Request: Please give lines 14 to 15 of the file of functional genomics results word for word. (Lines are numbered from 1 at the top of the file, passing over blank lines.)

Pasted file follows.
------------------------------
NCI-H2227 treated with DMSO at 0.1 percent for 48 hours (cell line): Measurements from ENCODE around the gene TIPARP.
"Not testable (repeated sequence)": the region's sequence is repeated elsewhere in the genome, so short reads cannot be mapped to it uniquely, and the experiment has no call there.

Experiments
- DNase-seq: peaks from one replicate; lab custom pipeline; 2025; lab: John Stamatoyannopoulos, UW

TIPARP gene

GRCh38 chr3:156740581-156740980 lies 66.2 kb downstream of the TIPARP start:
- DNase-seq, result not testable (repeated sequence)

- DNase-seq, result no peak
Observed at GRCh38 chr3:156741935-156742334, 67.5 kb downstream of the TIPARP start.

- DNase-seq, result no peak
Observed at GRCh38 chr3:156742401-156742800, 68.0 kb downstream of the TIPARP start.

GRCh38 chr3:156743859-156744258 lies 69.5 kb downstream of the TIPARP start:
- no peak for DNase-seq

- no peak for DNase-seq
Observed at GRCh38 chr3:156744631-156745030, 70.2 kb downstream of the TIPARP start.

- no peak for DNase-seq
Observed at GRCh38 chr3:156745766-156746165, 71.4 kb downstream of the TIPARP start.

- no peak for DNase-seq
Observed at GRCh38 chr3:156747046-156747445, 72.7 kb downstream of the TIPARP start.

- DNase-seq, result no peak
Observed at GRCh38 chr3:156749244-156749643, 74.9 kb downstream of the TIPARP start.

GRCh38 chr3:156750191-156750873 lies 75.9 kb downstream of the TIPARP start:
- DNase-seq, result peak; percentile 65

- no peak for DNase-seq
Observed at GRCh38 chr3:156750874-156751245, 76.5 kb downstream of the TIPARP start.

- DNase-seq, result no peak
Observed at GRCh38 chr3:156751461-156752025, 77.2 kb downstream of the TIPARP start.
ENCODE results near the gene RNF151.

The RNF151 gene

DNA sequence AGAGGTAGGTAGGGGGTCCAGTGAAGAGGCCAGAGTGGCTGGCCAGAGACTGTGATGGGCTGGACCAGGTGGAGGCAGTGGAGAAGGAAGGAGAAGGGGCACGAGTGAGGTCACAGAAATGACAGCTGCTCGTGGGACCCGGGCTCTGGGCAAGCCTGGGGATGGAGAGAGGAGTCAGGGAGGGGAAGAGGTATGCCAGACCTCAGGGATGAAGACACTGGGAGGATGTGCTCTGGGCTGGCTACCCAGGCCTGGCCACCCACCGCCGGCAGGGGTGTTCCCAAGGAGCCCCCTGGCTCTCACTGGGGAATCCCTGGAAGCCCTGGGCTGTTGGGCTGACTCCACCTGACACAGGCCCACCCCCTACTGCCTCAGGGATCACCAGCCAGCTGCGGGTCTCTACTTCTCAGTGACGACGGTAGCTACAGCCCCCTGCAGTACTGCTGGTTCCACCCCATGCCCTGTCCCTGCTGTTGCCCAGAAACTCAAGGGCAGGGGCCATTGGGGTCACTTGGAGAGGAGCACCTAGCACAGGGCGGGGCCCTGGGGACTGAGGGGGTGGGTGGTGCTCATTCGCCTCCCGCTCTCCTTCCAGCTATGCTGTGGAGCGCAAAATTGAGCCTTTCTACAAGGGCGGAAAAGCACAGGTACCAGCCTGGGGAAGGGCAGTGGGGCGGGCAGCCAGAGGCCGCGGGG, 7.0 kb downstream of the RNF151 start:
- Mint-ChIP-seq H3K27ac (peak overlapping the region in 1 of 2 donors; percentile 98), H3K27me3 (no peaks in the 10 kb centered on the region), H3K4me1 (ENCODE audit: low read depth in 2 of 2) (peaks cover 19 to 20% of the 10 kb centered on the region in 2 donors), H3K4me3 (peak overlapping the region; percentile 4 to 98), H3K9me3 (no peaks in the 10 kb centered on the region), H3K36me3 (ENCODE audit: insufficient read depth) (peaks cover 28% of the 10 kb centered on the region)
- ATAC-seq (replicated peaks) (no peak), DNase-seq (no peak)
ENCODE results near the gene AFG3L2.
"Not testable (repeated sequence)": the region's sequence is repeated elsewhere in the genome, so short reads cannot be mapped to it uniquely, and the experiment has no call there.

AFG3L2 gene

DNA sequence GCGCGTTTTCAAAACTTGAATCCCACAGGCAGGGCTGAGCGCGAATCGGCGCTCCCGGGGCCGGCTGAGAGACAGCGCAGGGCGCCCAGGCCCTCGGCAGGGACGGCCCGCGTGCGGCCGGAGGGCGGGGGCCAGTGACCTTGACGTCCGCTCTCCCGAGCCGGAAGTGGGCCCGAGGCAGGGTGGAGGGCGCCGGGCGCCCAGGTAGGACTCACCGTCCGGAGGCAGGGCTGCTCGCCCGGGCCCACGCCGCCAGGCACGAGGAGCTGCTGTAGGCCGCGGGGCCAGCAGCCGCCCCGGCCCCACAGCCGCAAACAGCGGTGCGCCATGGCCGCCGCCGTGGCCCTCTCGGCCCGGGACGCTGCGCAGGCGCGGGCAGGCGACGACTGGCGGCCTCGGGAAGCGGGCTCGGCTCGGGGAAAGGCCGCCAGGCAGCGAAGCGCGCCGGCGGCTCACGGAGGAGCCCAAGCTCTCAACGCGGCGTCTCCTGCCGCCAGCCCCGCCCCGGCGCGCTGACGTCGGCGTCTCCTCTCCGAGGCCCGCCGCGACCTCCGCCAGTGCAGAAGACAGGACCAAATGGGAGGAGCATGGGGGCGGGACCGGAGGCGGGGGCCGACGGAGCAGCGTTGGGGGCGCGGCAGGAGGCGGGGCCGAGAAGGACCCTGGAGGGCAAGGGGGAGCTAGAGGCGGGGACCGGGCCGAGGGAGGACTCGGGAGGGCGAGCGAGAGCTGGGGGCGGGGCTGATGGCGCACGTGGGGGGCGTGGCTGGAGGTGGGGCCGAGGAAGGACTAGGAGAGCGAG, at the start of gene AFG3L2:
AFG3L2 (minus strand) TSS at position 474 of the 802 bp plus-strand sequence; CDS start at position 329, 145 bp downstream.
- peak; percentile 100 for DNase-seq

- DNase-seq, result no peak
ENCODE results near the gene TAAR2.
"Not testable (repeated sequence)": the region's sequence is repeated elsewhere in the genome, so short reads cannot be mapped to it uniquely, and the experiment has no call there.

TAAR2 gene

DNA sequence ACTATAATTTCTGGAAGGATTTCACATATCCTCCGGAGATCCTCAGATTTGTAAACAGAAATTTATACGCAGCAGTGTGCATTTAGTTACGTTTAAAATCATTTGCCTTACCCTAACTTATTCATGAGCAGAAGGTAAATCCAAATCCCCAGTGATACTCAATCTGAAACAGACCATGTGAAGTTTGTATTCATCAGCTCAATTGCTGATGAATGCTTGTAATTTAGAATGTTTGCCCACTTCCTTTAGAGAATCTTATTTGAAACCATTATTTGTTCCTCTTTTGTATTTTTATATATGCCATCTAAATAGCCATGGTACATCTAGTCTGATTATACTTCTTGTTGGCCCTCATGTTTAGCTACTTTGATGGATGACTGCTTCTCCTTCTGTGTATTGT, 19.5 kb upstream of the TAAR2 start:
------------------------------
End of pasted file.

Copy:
- no peak for DNase-seq
Observed at GRCh38 chr3:156744631-156745030, 70.2 kb downstream of the TIPARP start.